Doublethink


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Doublethink

A political term referring to the act of willingly believing two contradictory statements. For example, doublethink may involve trusting the government when one's preferred party is in power and never trusting it when the preferred party is not in power. The term is strongly associated with government propaganda. See also: Doublespeak.
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In George Orwell's dystopian novel 1984, citizens of Oceania were required to exercise doublethink on a regular basis in order to believe and go along with the lies that "Big Brother" told them.
Together these create what might best be called a doublethink problem--courts openly embrace justiciability in controversies over patent infringement and validity yet limit this embrace to an identifiable underlying coercive action for infringement as the touchstone for declaratory justiciability, which constrains the availability of patent invalidity actions to would-be competitors or disgruntled licensees.
ConDem ministers pose as "progressive" guardians of society's most vulnerable, but in the words of TUC general secretary Brendan Barber, this is classic doublethink - a Robin Hood poll tax to rob the poor and pay the rich.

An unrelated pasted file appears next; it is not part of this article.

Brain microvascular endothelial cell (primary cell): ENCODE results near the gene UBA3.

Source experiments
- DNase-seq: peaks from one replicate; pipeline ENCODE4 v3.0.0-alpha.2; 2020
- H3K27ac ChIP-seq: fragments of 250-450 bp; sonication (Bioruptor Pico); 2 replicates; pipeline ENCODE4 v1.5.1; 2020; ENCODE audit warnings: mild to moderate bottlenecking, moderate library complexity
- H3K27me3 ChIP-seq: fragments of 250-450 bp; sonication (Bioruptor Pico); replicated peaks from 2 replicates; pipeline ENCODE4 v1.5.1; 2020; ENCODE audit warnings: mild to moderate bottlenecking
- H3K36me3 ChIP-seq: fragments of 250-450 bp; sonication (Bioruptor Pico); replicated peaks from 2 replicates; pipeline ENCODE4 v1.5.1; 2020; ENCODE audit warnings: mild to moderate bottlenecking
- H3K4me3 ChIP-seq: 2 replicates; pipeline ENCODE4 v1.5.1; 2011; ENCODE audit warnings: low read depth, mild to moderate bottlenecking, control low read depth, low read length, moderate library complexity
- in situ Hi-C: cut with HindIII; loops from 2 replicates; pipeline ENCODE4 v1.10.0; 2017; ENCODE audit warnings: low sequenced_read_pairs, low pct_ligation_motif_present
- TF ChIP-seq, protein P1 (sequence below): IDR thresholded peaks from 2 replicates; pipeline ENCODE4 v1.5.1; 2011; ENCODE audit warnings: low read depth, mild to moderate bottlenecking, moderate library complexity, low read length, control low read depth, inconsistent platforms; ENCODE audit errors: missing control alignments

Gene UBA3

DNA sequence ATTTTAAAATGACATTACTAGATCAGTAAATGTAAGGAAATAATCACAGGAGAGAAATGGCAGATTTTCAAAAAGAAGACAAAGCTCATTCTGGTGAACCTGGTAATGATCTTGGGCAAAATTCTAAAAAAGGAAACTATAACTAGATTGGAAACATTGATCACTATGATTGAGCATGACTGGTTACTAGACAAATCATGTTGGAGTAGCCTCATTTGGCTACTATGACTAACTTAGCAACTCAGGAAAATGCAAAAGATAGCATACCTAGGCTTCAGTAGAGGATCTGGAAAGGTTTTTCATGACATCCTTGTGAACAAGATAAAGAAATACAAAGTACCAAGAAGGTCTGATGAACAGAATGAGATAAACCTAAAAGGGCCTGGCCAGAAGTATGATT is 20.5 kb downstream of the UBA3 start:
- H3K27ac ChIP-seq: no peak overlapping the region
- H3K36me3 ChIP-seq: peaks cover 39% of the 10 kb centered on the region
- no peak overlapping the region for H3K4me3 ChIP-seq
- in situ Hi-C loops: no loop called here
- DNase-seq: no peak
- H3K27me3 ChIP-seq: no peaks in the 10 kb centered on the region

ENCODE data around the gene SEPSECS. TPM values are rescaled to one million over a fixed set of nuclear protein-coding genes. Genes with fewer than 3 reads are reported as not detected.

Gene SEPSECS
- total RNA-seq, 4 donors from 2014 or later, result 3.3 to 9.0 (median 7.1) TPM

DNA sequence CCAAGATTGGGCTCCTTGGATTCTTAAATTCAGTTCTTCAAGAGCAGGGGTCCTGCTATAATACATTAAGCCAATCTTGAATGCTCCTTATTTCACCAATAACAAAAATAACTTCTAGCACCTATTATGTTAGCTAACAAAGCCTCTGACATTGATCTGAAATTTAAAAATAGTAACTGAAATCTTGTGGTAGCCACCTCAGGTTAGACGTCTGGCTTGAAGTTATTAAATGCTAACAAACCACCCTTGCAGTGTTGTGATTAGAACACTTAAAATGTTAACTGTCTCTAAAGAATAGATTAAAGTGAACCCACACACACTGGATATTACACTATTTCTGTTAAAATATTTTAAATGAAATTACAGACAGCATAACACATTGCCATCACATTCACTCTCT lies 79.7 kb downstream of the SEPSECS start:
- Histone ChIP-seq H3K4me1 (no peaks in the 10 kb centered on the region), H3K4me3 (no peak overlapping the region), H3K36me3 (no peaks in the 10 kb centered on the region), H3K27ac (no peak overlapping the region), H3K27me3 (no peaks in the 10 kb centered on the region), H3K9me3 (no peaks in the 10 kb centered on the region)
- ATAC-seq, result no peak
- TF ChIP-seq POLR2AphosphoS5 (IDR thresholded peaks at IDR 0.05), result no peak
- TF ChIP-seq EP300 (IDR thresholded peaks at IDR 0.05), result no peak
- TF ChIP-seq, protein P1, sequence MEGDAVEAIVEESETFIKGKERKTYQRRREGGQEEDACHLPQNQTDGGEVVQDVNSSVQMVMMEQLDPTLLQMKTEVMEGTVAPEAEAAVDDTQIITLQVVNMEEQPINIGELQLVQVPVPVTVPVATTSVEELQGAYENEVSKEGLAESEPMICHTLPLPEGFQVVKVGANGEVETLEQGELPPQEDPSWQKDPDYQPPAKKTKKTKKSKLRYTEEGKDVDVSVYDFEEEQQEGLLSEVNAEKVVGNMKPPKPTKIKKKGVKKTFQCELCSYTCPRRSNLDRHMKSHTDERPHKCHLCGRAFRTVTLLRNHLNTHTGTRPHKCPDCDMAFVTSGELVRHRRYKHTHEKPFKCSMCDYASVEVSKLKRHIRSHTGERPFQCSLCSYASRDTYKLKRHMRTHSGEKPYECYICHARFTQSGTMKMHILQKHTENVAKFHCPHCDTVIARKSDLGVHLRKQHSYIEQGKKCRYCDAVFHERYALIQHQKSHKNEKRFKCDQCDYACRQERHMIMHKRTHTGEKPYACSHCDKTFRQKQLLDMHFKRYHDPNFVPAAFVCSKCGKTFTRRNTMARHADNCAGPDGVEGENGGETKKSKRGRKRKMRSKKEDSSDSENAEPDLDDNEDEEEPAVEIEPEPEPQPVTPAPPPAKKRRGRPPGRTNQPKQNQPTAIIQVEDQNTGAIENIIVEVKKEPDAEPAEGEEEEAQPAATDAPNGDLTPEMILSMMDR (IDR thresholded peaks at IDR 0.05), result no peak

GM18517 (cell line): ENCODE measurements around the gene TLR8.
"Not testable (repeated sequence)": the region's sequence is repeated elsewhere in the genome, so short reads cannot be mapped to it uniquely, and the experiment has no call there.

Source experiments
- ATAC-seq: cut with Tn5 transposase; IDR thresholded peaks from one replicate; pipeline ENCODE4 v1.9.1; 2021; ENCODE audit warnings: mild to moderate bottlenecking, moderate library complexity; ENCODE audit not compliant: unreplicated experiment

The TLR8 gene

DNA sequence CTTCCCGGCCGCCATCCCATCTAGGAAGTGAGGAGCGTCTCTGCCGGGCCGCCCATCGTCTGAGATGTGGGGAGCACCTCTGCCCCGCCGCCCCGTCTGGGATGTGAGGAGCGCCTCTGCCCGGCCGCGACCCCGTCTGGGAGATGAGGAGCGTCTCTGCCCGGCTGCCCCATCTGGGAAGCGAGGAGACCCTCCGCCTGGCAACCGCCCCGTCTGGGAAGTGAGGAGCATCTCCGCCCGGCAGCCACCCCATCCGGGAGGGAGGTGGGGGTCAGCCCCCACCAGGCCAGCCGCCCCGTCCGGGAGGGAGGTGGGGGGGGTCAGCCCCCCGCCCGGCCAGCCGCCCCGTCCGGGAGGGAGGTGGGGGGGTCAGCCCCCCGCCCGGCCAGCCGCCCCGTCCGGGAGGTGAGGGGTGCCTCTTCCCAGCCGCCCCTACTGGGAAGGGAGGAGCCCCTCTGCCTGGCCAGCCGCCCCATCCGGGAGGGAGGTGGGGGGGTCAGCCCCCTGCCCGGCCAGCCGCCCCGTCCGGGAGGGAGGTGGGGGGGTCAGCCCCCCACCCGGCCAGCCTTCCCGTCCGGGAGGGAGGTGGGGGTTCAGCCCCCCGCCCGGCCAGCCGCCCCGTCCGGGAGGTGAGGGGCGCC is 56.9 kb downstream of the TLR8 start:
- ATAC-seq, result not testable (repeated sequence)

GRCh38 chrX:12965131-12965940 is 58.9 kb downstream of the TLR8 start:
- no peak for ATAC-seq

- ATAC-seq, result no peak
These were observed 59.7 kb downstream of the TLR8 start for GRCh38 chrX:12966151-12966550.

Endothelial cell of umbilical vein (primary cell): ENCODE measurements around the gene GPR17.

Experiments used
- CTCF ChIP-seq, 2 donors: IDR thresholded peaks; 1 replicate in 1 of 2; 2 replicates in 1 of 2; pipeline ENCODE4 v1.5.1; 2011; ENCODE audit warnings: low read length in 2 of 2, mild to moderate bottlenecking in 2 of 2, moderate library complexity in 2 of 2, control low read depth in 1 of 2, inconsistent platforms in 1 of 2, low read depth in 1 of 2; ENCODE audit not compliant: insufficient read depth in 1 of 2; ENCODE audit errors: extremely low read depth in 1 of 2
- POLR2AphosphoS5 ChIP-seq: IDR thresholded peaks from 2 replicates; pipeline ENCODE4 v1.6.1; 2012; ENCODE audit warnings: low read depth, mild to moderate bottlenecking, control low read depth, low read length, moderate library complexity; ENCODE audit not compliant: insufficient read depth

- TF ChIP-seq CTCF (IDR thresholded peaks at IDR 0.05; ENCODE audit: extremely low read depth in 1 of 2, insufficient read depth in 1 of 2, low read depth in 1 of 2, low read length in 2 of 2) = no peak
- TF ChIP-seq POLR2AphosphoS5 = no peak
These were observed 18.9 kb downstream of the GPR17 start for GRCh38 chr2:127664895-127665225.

Are we once again in the realm of doublethink, the invariable result of dogma?
Brown's healthcare doublethink does not seem to bother Mr.
Sustainability" in Higher Education: From doublethink and newspeak to critical thinking and meaningful learning.
It was the great George Orwell who first invented the concept of doublethink and newspeak in his classic novel 1984, language constructed to disguise or distort its actual meaning to fool and manipulate the masses.
You can approach the intersection as someone else, or as a phony self--saying what you think the other wants to hear, saying what you want the other to hear, parroting the party line, or recycling the company's official Newspeak and Doublethink (apologies to George Orwell, 1949).
Despite the nature of this research, and in a classic case of Orwellian doublethink, he remains a fan of the New Zealand All Blacks rugby team.
His manifesto, which appeared under the title "Electric Kool-Aid Conservatism" in the online edition of Doublethink, a magazine published by a small right-of-center foundation, began by allowing what most conservatives already believed: the mainstream media tilts to the left.
66; and Elmer Davis, "History in Doublethink," Saturday Review (28 Jun 1952), pp.
Oceania is run on words like doublethink, duckspeak, INGSOC,